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Hackers to target mobile phones, Web browsers in Pwn2Own contest

Contest organizers will reward $100,000 in cash as well as the underlying laptop being compromised in the popular Pwn2Own contest at CanSecWest in Vancouver.

VANCOUVER, BC -- Hackers have an opportunity to win thousands of dollars cracking into popular mobile devices, including Apples iPhone 3GS and Google's new smartphone, the Nexus One at the 2010 CanSecWest Applied Security Conference this week.

The conference kicks off today with a presentation by well known network security researcher, Marcus Ranum of Tenable Network Security. It also includes a number of highly anticipated sessions, including one from Miller who is reportedly expected to reveal how he discovered 20 flaws in Mac OS X. Meanwhile, researchers at Core Security Technologies say they will demonstrate new automated methods to test for SQL injection vulnerabilities. 

2009 Pwn2Own contest:

Mobile phones win during Pwn2Own contest: Hackers failed to crack mobile devices during the Pwn2Own contest at the CanSecWest conference, but a security team later demonstrated a way in with a simulated flaw.

But the Pwn2Own contest draws a lot of attention. The sponsor of the contest, TippingPoint's DVLabs Zero-day Initiative, has raised the cash prizes. The organizers will award up to $100,000 to hackers who successfully crack into one of four mobile devices or discover a browser exploit to compromise several laptops.

TippingPoint security researcher Aaron Portnoy, who is organizing the contest, said mobile device hacking is more difficult because of a lack publicly available research on the subject. Mobile devices also use fewer memory resources further complicating pulling off a successful exploit.

"Most of these phones didn't have the capabilities that they have now," Portnoy said. "There's so much new functionality that has generally been coming out the last few years."

So far up to nine hackers are signed up to participate in the contest. Charlie Miller of Baltimore-based Independent Security Evaluators, who was first to exploit a browser flaw last year, will make another attempt on Apple Safari 4 on Mac OS X.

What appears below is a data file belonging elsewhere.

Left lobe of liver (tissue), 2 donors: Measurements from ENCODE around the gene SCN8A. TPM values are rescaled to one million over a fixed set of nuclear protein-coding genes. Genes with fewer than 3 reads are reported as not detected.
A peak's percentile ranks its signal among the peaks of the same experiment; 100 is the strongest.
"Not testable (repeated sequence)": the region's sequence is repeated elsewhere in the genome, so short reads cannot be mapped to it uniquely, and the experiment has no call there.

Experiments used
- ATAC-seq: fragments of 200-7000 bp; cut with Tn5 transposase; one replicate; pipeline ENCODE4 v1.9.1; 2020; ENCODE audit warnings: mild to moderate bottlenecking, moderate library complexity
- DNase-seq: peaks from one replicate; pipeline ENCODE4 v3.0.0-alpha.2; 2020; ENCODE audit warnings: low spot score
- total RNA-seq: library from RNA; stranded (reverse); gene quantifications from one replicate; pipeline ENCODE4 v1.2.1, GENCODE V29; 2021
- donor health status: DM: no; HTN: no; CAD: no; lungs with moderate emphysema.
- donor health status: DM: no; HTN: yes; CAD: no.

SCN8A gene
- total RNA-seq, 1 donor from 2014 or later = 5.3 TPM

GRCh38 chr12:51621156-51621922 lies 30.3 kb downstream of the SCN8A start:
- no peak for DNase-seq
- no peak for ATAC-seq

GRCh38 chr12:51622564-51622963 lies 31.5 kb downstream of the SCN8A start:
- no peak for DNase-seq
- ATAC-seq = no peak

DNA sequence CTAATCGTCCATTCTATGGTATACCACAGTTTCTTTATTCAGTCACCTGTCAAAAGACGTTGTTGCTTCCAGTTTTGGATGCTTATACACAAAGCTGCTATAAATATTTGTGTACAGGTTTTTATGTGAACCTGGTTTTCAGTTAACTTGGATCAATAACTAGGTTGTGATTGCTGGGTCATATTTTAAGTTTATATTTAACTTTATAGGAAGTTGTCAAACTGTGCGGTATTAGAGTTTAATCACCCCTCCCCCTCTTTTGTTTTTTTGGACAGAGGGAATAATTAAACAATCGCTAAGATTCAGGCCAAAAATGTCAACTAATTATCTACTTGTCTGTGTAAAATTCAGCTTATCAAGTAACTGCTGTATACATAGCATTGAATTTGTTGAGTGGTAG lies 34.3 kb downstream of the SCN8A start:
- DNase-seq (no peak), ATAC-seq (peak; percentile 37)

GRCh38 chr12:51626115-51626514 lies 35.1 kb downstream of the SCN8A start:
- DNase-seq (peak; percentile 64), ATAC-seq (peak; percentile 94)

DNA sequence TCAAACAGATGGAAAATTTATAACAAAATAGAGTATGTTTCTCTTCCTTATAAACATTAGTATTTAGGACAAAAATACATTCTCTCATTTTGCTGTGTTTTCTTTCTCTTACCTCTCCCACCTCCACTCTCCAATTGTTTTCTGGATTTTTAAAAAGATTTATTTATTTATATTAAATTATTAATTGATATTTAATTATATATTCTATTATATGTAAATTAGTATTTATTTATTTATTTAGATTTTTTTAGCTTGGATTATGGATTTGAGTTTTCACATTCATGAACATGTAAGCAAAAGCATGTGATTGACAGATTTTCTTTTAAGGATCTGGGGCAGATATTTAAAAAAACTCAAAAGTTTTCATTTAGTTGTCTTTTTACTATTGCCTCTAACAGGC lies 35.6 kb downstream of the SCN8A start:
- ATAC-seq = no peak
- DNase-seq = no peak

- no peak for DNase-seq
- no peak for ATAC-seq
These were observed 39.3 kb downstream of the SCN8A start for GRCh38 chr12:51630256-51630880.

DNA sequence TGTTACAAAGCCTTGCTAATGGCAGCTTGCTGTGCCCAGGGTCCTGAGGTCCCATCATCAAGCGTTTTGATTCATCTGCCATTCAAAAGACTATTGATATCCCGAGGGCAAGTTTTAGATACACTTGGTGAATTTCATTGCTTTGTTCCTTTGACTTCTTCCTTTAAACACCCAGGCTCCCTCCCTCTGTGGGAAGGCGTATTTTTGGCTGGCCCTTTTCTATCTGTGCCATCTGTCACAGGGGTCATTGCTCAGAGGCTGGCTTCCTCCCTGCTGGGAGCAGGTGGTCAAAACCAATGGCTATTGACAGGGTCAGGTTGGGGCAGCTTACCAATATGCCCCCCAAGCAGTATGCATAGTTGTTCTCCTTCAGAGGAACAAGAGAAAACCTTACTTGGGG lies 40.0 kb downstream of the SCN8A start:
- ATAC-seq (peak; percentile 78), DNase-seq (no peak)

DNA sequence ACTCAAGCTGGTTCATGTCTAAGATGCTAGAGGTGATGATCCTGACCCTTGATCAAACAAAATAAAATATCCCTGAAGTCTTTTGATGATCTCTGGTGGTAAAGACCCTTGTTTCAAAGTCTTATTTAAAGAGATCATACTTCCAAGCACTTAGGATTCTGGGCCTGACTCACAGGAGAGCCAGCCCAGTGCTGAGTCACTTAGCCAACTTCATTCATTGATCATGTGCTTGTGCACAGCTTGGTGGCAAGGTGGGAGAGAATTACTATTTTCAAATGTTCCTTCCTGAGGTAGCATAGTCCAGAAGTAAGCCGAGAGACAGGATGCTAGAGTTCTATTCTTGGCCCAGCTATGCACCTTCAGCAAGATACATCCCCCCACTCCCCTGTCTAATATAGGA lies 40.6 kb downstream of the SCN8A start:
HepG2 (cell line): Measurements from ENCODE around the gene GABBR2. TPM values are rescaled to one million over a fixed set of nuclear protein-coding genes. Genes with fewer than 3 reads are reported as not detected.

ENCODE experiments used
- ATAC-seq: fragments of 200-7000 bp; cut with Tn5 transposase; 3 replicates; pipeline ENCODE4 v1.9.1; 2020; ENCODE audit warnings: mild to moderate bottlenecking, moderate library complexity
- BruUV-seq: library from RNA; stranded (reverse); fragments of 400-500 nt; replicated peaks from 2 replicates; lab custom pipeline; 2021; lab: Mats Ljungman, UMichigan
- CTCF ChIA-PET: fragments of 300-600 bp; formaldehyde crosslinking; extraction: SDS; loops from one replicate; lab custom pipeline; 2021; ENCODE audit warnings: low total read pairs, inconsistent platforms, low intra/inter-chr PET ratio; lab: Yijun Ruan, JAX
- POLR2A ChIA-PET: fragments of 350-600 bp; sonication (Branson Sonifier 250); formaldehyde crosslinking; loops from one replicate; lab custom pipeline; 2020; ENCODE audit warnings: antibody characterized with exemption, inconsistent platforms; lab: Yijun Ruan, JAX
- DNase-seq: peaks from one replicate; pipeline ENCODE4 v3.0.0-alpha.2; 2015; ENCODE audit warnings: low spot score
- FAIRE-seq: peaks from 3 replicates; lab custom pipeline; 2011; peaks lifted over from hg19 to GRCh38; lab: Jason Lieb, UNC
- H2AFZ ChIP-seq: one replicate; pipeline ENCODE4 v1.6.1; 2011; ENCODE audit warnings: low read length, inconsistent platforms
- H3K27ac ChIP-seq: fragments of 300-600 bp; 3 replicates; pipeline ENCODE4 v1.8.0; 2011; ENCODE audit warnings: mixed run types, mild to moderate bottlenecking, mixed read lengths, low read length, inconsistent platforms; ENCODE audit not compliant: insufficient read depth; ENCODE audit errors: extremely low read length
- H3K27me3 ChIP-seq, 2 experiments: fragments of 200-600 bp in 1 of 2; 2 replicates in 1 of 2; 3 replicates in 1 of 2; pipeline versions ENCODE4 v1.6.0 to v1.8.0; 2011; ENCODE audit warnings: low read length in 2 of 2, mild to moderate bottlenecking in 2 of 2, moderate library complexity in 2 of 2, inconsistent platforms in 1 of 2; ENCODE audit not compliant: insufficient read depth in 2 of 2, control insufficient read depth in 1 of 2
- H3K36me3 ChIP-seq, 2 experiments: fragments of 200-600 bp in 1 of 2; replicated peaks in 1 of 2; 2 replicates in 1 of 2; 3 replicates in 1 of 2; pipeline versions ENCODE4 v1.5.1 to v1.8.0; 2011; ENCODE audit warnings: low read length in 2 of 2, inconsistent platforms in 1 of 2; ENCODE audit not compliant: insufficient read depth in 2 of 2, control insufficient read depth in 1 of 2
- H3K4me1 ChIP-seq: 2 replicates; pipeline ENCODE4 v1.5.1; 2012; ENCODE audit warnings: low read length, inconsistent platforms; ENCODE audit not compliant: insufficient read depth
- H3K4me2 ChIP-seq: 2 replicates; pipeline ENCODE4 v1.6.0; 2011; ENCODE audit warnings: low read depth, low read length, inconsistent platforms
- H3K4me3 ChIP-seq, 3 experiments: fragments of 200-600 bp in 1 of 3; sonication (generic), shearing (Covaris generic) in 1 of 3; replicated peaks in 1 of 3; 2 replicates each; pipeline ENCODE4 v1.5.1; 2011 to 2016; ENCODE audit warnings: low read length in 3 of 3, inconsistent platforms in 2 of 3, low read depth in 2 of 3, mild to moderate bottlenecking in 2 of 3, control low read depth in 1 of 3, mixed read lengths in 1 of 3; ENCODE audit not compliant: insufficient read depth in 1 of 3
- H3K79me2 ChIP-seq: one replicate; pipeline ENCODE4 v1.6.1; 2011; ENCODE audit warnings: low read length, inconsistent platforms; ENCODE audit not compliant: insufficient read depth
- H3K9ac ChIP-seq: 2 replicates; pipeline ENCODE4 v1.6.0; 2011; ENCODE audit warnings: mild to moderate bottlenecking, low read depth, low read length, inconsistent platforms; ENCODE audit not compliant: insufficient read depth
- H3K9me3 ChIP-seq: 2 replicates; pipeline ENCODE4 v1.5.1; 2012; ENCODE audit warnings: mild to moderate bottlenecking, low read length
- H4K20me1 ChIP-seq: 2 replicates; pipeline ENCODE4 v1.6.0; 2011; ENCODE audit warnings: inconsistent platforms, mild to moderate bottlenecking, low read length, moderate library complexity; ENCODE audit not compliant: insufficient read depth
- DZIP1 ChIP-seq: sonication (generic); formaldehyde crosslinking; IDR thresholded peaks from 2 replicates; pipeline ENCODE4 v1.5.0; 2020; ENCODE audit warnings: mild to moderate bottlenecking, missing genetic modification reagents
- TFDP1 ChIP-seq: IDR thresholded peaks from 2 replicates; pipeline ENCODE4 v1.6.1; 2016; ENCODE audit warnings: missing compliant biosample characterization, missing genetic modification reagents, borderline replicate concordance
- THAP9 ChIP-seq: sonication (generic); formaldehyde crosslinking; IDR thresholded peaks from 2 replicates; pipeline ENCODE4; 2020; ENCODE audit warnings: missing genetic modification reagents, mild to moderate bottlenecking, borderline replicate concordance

However, all eyes will be on the smartphones, watching to see how they will weather the hacking onslaught. Last year, hackers failed to hack into smartphones. Portnoy said hackers have had more time to find ways to pull off a compromise. In addition to the iPhone and Nexus One, hackers can attempt to hack a RIM Blackberry Bold 9700 and a Nokia E72 device running Nokia's Symbian OS. To win a $15,000 prize, hackers must be able to execute code on the device with little or no user interaction.

Security experts say mobile devices may be the next big target of attackers, as they become more powerful, running third-party applications that may contain the necessary vulnerabilities to gain access to the device's firmware. Multiple vulnerabilities have been discovered on all of the devices. Apple recently updated the iPhone, correcting security issues prior to the event. But so far the fragmented mobile device market has not made it lucrative for attackers to target smartphones.

Browser attacks
Hackers will also try to crack browsers running on Windows 7 in day one of the contest. It will focus on Microsoft Internet Explorer (IE) 8, Mozilla Firefox 3 and Google Chrome 4 on Windows 7 as well as Apple Safari 4 on Mac OS X Snow Leopard. Day 2 and day 3 set up the browsers (IE 7) on Windows Vista and Windows XP. Both Apple and Mozilla issued browser updates ahead of the contest.

The cash prize pool for exploiting a browser zero-day vulnerability is set at $40,000. The hacker who finds a vulnerability will receive a $10,000 cash prize and the underlying laptop that was compromised.

"Once a target has been successfully compromised, it will be removed from the competition," wrote TippingPoint's Aaron Portnoy, who is overseeing the contest. "Thus, a successful day one attack on a specific browser must overcome the latest and greatest flagship operating system with all exploit mitigations activated in their default state."

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